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Baltimore, MD, United States

Budnick E.K.,Hughes Associates, Inc.
Journal of Fire Protection Engineering | Year: 2011

General Services Administration's (GSA) Goal-Oriented Systems Approach to Building Fire safety developed by Harold E. Bud Nelson is presented. The underlying structure of the Goal-Oriented Fire safety Systems Approach is a conventional decision/logic tree. Two types of logic gates were used to show hierarchical relationships among the parameters in the tree. The GSA method has both qualitative and quantitative aspects. The qualitative component was associated with use of the decision tree as an overall guide for fire protection planning. The quantitative component relies on deterministic knowledge and probability estimates to propagate probabilistic estimates of success through selected branches of the tree where such knowledge can be estimated. A final measure of fire safety, referred to by Nelson as L-Curve, is determined based on a series of probability calculations for key branches in the decision tree. The L-curve is developed based on calculation of the cumulative probability at each module and at each barrier.


Gwynne S.M.V.,Hughes Associates, Inc.
Fire and Materials | Year: 2012

Data are essential to the understanding of human behaviour in fire. Human egress data-sets are scarce, and those currently available are relatively narrow in scope, from varied sources, inconsistently described and frequently several decades old. This paper describes a framework for the storage and presentation of human egress data. This work has been conducted as part of a project funded by the National Institute of Standards and Technology and, as a result, a central repository of data will be created that provides tools to facilitate the storage, representation and access to the data needed for researchers and engineers alike. When fully implemented, this framework (in the form of a Data Portal) will better inform the use of the data available and make accessing this data more convenient. Copyright © 2011 John Wiley & Sons, Ltd.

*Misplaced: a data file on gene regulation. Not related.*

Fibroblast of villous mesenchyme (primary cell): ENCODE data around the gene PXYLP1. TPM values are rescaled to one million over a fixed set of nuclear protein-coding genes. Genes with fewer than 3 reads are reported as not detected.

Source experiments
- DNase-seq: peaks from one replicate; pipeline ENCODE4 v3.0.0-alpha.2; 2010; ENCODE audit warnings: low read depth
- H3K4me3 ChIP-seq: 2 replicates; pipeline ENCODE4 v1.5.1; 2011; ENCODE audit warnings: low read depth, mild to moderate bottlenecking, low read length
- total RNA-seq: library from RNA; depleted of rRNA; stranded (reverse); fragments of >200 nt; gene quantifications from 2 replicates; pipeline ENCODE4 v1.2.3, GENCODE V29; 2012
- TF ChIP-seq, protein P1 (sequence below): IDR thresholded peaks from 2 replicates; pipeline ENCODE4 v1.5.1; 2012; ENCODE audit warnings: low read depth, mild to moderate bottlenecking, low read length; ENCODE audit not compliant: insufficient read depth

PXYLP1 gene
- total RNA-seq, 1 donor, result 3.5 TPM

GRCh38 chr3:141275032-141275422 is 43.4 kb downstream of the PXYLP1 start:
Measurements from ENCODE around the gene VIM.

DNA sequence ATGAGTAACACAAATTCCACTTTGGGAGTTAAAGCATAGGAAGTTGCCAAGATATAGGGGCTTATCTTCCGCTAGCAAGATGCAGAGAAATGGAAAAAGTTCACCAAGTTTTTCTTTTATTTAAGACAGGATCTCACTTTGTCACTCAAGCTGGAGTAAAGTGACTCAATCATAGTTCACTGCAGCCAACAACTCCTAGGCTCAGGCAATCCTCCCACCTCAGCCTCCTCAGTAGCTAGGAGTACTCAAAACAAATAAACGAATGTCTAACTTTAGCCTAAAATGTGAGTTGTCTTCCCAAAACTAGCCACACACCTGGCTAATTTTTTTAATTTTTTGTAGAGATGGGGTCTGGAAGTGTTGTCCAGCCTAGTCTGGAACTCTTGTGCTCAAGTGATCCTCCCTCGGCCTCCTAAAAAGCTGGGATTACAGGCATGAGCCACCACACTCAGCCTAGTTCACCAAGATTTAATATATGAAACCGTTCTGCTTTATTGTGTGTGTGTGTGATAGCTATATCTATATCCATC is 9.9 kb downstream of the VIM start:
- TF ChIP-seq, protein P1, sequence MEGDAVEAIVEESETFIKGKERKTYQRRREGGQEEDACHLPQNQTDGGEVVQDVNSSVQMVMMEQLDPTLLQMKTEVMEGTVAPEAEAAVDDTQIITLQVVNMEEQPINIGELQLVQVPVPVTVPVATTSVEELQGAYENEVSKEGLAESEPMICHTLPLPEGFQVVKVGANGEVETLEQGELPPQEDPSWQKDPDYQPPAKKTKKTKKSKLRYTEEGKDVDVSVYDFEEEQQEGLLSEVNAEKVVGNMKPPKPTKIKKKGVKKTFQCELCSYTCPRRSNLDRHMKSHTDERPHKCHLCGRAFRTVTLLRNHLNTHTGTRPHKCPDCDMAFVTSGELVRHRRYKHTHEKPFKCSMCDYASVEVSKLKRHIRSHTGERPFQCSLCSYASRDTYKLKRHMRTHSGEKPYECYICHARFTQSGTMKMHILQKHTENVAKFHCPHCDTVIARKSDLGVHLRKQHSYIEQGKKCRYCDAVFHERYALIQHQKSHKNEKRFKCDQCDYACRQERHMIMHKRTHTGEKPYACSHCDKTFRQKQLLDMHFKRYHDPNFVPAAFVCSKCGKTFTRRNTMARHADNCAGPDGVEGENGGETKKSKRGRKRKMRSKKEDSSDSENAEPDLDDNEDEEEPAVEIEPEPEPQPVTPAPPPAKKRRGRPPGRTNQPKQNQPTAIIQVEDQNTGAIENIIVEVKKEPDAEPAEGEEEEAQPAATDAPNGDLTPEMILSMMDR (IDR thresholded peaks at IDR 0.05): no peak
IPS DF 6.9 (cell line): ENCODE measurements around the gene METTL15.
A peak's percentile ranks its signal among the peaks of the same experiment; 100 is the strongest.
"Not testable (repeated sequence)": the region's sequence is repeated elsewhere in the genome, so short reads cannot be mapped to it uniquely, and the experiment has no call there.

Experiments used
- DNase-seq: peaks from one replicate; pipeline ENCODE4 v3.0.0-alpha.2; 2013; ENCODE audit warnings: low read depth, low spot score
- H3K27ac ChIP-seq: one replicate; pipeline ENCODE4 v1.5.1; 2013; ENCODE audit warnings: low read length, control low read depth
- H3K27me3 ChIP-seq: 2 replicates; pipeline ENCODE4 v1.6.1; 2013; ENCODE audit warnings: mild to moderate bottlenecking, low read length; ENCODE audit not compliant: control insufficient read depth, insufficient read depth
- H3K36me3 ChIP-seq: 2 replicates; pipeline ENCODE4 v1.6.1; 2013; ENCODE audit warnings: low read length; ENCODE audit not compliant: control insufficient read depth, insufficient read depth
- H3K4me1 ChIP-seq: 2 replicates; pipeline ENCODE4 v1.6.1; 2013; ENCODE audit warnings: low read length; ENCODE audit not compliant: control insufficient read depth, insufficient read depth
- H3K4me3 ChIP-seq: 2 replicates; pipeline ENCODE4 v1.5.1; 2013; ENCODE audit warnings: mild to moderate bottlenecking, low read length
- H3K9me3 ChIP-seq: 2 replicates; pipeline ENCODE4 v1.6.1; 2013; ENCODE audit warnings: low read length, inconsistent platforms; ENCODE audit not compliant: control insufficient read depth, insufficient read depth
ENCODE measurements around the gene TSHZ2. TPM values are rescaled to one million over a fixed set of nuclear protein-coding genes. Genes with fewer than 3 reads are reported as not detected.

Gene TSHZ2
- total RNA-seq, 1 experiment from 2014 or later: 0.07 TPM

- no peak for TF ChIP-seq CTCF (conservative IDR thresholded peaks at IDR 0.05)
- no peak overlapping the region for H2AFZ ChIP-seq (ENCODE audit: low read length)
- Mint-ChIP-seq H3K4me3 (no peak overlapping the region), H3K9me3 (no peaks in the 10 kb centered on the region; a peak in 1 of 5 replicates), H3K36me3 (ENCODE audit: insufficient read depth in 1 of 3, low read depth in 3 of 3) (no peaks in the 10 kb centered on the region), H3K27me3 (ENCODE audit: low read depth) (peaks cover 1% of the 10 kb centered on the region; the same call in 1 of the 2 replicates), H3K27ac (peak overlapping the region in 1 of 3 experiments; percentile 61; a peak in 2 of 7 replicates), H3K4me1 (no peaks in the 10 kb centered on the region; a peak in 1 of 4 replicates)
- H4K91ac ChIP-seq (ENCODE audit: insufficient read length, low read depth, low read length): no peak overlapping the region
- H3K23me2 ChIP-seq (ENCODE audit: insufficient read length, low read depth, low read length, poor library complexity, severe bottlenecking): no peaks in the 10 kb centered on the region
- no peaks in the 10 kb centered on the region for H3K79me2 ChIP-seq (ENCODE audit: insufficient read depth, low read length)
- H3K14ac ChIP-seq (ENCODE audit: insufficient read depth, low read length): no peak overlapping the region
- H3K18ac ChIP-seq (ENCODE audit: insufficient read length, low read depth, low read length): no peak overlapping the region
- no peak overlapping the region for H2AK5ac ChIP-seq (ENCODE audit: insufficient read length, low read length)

Gwynne S.M.V.,Hughes Associates, Inc.
Fire Technology | Year: 2013

The analysis of human behavior in fire is a relatively young field, only existing for a matter of decades. For much of this time it was used to support the related engineering process, rather than as a significant pursuit in its own right-to provide support for the assumptions used by engineers, designers and by regulators. Prior to this point, the engineering process excluded the human response from the assessment process altogether. The field originally developed according to two principle objectives, both of which were tied to the practice of fire safety engineering: The ability to establish the importance of human performance and then the provision of key supporting evidence for engineering practice. In both instances, the development of the field was determined by engineering practice, rather than the generation of a comprehensive theory that helped to explain and predict phenomena. This evolution of the field has led to an incomplete, disorganized and disparate understanding of the subject matter: human performance in fire. The lifeblood of any field of study is data-data that bridges the gap between observation, understanding and application. This article, and the project on which it is based, represents an attempt to strengthen the data collection process, the representation of this data, and the dissemination of this data to interested parties; i. e., to strengthen the study of human performance in fire. This will be achieved through the provision of several tools (to aid the collection and presentation of data), that will be combined together in the form of an online data portal. This will benefit the field, allow the development of more refined and more comprehensive theories, and allow for better informed engineering activities. © 2011 Springer Science+Business Media, LLC.